Saturday, 12 December 2015

What is it they say about paying peanuts....?

Except in this case, it's hardly peanuts. The cost of letters and parcels is really high these days, making people think twice about what presents they send to friends and family who live miles away, because you've got to factor in that cost haven't you? And you'd think that with the cost, you'd get a first class service. Hmm...

Two parcels sent to me last week from different parts of the UK (Scotland and Wales) were in fact delivered back to the people who had sent them! We are told to put senders name and address on the back... I tend to just put my surname and postcode as that will find me easily, but everyone I know uses the full name and address, which in these two instances meant the parcels went back to them. Then our local postmen, the man in the van and the man pushing a cart, left mail wher it got wet. One left parcels propped beside a meter cupboard on the side of the house, in the rain. It was soaked, right through, but luckily the friend who sent it used bubble wrap so not all was lost. One of the other parcels didn't have such protection and has taken ages to dry out. And today, the man with the cart left post hanging out of the letter box, again in the pouring rain. What is wrong with these people, don't they think? The carts have plastic covers over a basket at the front where they put the next batch of letters to be delivered, but ours never cover the mail  up so they sit in the wet, and if your mail is at the end of the batch, well, it doesn't take a genius to realise what state it's going to be in. Two cards today, wet through. I shall of course, be having words.

I'm famous for having words. Not someone who will take poor/bad service quietly. Like the refuse collectors who sometimes can't be bothered to put the bin at the end of the drive where they collected it from but have a tendency to leave it several doors away so my husband has to play 'hunt the wheelie bin'. Every time it happens, an email goes off to the relevant department at the local council. To be fair, it's not happened in a while.I like to think the message eventually got through.

Still, 'tis the festive season almost, or maybe you class it as having started with Advent? So best not to spend the rare time on the blog having a moan.

Something more fact, something to make you laugh. A silly present for my recent birthday from a friend who claims not to have a sense of humour?!

I've been doing a lot of feltwork this year, and here are the cushions I made, the colours a bit garish as the flash came on, such gloomy weather we're having of late but compared to others of course, nothing at all to complain about.

and this is a Christmas decoration made for a dear friend, who every year for the past twenty years has sent me a small Advent calendar... I love opening those little doors, sad I know.

I've also ddecoupaged a papier mache stags head, some Christmas cards, and started preparing the fabric for a quilt, made from samples I bought from an online company selling gorgeous woollen throws. The sample books cost me a fiver, and once I've cut off the tops where the holes are, I shall have decent sized perfect squares of soft, cuddly fabric in various checks and colourways. I plan to add some felt work to it, flowers, birds and so on, but this is a long term plan so don't expect photos any time soon!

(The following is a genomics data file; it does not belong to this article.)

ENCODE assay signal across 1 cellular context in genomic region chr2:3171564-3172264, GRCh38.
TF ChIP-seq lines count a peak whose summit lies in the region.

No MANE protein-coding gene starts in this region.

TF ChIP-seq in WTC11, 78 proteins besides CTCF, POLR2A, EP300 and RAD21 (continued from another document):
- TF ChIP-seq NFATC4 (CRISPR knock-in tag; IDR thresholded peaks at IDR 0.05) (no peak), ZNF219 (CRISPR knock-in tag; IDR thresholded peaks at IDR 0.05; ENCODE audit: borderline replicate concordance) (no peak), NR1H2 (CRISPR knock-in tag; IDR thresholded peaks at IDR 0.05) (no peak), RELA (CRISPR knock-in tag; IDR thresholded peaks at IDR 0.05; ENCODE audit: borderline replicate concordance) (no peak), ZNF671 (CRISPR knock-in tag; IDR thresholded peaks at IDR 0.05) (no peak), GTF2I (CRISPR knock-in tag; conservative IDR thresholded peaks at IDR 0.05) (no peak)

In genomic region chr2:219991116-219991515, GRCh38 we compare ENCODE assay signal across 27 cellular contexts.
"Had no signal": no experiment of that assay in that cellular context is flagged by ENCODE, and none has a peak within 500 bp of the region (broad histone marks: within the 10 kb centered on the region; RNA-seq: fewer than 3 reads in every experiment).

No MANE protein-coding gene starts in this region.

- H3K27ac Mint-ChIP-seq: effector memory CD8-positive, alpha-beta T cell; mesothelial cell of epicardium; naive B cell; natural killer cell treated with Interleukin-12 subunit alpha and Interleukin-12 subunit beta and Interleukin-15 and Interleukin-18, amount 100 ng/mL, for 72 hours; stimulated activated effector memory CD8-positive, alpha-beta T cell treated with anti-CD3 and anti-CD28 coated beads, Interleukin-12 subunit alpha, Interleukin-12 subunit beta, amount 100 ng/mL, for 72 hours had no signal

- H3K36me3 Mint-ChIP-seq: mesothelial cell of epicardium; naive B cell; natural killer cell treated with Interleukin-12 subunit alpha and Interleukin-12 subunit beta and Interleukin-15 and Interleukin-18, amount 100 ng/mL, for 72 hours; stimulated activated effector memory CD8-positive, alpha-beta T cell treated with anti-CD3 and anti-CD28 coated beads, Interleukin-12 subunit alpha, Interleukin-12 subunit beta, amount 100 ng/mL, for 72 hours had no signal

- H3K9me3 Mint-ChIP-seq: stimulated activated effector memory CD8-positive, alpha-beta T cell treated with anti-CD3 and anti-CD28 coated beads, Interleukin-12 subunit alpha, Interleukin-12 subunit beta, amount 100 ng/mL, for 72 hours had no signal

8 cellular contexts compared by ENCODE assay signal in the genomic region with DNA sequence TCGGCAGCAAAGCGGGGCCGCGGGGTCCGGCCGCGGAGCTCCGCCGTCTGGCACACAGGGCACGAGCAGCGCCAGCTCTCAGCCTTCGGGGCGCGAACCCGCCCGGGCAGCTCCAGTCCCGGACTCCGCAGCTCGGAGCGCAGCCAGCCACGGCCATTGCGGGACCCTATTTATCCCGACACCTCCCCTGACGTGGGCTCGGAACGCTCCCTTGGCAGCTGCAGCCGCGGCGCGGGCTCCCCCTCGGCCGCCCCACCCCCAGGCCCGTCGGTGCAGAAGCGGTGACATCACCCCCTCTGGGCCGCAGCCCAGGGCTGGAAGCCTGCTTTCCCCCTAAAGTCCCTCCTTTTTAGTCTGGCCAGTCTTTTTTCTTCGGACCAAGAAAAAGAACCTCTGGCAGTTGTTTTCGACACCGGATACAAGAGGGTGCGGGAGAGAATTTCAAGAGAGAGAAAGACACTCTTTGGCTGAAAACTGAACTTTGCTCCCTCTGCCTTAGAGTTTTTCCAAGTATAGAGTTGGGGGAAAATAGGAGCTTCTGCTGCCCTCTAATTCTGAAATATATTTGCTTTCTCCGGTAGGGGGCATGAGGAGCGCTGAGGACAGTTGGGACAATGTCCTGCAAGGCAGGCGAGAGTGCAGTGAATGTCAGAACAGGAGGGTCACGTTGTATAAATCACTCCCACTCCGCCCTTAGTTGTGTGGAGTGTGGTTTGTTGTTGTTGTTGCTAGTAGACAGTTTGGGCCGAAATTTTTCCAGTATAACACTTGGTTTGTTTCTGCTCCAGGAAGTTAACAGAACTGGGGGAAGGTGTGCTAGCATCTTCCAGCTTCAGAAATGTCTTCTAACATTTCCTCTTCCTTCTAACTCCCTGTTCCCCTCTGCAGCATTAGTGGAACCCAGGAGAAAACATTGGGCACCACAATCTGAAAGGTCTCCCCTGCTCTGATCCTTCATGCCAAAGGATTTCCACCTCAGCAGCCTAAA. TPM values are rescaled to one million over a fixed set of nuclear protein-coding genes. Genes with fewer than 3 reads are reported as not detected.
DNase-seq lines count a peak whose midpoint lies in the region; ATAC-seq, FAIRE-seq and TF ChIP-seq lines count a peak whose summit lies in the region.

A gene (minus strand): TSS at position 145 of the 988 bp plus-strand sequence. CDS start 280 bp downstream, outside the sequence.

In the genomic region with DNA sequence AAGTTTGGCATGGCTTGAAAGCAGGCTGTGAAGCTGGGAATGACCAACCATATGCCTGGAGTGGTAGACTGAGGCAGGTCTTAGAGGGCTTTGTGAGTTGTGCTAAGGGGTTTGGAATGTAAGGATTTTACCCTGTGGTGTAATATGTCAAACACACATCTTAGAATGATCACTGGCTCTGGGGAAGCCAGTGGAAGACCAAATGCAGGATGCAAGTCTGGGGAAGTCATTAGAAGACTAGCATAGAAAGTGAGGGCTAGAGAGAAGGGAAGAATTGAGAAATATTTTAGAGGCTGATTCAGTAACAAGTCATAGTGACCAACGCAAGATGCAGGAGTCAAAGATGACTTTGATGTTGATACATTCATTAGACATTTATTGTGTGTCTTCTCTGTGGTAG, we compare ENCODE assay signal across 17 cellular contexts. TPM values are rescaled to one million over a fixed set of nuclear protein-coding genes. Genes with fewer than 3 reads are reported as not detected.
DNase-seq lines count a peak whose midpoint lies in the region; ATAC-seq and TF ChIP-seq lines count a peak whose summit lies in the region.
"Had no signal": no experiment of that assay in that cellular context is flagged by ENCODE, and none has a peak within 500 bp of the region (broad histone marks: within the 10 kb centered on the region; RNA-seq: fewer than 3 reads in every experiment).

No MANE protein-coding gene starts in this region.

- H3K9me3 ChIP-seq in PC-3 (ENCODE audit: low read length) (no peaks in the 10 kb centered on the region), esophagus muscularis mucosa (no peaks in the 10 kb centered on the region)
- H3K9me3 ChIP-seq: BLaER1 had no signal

There's been playing of new CDs .... Elvis with the Royal Philarmonic, Aquostic with Status Quo obviously, a Chris Rea to add to my collection, and a remix of With The Beatles, which comes in a card cover like a mini version of the original vinyl which has been played to death almost since I got it fifty years ago.

And of course, there's been some reading....I decided to read Christmas-themed novels, even though some of them are a bit saccharin for me. 'The Christmas Cafe' by Amanda Prowse, 'The Chocolate Lovers Christmas' by Carole Matthews, and 'The Christmas Surprise' by Jenny Colgan. Waiting to be read is 'A Christmas Party' by Georgette Heyer, one of her early crime novels, which I'm looking forward to reading, as well as 'A Year of Good Eating' by Nigel Slater, promising lots of new recipes to try, and for a laugh, adult Ladybird books, written in the same style as the original children's books, illustrated the same way too.... 'How it Works: The Husband' of which I bought two copies, one for me and one for my best friend Joyce. Then there's a new colouring book, a new craft book and the latest interiors book by Selina Lake, 'Winter Living', all presents for a recent birthday.

That should keep me busy over Christmas. Luckily I don't have to rush hither and yon, or be polite to people I don't like because I'm expected to, or plaster a smile on my face. I don't have mountains of food to prepare and cook, I don't have hordes of family and friends descending on my house, some of whom I'd be genuinely pleased to see perhaps, others are just tolerated. I don't have duty visits to make, or anyone making duty visits to me. Instead it will be himself and myself, maybe a new cat too. Ours will be quiet, not hectic or noisy, but relaxed and peaceful, with time for walks and snoozes, books and new DVDs. A time for reflection, to be thankful for having a roof over my head, enough food to eat, for having good friends if not family who care. You can choose your friends etc.

So to those of you who bother to read this drivel, and especially to those who actually leave a comment, thank you and my very best wishes to you and yours for Christmas and the New Year.